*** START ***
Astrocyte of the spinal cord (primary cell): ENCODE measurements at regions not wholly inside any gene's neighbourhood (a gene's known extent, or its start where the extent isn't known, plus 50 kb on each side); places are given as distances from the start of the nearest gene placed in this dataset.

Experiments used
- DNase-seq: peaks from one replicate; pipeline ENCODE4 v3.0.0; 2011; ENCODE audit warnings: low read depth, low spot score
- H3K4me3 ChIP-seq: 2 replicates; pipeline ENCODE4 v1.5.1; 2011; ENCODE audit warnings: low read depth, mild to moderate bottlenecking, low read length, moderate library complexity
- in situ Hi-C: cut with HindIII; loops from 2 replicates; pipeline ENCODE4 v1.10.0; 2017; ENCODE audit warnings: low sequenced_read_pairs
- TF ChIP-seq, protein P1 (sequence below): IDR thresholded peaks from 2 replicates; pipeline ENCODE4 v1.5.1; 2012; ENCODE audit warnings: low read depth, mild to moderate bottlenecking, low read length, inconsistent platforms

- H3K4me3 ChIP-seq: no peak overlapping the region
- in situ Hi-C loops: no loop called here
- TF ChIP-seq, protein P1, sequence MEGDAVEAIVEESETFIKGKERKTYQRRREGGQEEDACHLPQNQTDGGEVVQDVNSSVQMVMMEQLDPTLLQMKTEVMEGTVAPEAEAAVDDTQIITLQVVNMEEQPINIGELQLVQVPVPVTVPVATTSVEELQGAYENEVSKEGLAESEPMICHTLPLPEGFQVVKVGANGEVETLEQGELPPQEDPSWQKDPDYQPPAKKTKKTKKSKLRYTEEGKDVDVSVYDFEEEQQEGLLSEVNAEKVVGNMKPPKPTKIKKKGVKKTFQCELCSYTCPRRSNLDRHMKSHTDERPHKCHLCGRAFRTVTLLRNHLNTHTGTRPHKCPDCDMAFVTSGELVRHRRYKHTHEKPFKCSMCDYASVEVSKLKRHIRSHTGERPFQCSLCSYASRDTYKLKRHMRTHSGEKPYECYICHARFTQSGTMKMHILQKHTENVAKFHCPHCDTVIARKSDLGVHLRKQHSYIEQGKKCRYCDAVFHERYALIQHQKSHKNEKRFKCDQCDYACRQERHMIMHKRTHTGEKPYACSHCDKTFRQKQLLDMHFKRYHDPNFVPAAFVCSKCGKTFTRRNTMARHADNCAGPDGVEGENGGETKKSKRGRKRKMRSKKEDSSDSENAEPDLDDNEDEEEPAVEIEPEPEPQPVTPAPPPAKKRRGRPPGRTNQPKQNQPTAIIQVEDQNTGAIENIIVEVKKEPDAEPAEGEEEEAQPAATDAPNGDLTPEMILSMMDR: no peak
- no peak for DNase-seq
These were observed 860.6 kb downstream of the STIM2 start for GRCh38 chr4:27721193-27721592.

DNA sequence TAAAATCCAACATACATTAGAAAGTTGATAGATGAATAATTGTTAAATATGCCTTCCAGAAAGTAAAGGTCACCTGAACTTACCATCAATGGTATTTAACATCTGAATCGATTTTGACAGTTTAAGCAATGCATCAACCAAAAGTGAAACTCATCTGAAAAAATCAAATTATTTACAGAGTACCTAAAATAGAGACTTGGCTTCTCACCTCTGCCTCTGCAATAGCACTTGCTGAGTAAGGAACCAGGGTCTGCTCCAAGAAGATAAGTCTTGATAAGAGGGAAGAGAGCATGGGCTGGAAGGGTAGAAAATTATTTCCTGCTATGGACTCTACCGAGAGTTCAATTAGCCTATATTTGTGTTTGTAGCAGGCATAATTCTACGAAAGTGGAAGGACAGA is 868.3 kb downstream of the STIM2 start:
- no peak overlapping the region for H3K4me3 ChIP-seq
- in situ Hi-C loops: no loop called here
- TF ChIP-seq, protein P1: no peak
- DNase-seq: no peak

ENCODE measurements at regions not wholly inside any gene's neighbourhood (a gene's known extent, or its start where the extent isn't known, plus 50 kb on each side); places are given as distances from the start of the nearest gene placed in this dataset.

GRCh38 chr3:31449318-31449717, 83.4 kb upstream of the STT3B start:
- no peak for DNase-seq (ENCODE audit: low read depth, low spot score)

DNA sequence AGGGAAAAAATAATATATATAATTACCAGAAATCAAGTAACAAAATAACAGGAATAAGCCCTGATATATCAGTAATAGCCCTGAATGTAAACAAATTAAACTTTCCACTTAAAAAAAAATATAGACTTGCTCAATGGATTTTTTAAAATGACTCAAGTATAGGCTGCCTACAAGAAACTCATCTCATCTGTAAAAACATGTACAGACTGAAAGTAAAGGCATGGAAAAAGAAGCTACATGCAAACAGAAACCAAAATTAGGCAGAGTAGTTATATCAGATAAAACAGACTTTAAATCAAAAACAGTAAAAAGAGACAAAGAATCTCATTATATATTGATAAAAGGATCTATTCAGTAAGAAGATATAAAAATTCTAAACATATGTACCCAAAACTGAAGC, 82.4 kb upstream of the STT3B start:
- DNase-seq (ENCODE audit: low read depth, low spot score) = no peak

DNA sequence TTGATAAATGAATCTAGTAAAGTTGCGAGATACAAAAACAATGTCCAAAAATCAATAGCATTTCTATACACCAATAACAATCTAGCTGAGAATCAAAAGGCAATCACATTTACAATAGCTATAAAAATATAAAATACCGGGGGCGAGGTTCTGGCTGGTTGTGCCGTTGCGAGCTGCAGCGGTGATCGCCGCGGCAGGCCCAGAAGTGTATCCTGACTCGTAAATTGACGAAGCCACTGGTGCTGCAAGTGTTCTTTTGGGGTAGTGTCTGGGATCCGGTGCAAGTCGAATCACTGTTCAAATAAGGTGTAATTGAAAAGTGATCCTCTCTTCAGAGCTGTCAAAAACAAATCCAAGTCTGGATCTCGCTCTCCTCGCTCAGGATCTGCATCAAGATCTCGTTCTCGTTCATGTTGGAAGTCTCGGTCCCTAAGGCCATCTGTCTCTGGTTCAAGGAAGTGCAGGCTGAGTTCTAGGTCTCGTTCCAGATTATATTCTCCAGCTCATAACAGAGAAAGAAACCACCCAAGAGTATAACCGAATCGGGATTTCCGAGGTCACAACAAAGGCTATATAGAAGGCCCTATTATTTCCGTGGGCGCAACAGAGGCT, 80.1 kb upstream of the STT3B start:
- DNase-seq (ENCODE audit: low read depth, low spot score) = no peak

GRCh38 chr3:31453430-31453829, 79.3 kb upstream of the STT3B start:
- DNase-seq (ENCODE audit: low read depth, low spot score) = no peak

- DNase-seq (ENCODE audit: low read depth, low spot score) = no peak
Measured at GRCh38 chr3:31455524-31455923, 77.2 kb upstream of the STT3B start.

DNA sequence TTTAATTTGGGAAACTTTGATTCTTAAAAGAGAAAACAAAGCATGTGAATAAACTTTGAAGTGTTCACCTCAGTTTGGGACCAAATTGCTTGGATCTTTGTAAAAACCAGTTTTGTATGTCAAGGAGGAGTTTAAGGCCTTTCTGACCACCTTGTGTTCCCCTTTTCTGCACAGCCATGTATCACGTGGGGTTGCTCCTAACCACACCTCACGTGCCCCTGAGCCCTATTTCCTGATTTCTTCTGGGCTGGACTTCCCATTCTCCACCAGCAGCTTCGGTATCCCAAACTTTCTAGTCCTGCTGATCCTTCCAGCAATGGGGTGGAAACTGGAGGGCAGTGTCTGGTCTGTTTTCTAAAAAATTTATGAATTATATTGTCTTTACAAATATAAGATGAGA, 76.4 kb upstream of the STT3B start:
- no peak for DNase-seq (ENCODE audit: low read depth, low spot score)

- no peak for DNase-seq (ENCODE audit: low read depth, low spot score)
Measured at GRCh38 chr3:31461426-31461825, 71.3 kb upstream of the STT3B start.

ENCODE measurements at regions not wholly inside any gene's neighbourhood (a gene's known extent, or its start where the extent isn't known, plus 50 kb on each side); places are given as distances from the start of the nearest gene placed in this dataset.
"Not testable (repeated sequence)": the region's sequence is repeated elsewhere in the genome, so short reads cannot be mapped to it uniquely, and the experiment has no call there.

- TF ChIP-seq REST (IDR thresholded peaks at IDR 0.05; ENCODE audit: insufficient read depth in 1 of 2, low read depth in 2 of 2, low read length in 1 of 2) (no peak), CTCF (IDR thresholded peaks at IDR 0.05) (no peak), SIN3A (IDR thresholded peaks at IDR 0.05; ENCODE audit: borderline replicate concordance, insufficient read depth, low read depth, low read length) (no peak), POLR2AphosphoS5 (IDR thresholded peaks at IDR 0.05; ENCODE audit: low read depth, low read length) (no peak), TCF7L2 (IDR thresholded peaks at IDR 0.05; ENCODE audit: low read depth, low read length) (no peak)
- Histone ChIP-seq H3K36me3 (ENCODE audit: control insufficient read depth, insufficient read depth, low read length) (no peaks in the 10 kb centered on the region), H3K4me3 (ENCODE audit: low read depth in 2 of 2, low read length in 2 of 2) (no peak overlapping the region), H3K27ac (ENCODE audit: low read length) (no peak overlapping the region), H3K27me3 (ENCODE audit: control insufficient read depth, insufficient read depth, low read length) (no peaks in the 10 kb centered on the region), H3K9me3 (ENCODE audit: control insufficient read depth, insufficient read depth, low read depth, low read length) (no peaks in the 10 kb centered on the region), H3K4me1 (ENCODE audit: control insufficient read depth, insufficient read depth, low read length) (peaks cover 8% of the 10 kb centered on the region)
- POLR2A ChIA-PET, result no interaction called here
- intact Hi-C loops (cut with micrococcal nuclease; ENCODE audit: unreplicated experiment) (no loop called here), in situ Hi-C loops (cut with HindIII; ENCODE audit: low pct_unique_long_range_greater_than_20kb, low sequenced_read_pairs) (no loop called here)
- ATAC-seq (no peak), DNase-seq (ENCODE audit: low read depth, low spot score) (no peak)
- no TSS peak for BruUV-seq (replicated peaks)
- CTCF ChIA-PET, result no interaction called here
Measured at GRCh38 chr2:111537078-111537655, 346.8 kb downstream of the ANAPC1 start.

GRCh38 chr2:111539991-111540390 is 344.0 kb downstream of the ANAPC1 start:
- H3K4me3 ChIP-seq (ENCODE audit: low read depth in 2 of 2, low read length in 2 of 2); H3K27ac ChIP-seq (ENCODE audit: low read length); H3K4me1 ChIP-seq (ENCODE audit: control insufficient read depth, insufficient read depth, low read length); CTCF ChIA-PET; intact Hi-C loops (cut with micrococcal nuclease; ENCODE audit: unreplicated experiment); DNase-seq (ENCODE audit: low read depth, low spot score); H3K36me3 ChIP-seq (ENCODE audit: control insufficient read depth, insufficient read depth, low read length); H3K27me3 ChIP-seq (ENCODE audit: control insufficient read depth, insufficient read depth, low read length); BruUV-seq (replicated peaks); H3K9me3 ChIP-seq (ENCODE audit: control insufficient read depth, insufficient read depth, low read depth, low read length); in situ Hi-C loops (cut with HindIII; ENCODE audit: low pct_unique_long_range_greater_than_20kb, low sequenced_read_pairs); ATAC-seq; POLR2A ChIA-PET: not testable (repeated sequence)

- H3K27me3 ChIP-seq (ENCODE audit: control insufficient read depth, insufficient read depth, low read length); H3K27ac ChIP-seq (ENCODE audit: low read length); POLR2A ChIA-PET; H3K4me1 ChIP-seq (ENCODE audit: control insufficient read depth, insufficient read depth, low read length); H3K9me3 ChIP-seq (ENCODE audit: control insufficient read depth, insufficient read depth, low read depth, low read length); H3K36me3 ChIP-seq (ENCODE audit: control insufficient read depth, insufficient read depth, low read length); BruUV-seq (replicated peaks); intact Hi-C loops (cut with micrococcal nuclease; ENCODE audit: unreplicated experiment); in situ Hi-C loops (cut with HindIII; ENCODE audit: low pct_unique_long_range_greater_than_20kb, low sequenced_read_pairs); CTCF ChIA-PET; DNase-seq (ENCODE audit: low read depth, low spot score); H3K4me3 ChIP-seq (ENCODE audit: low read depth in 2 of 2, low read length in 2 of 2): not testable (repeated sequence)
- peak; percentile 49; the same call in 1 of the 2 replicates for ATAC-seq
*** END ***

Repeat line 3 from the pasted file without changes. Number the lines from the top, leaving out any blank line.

- DNase-seq: peaks from one replicate; pipeline ENCODE4 v3.0.0; 2011; ENCODE audit warnings: low read depth, low spot score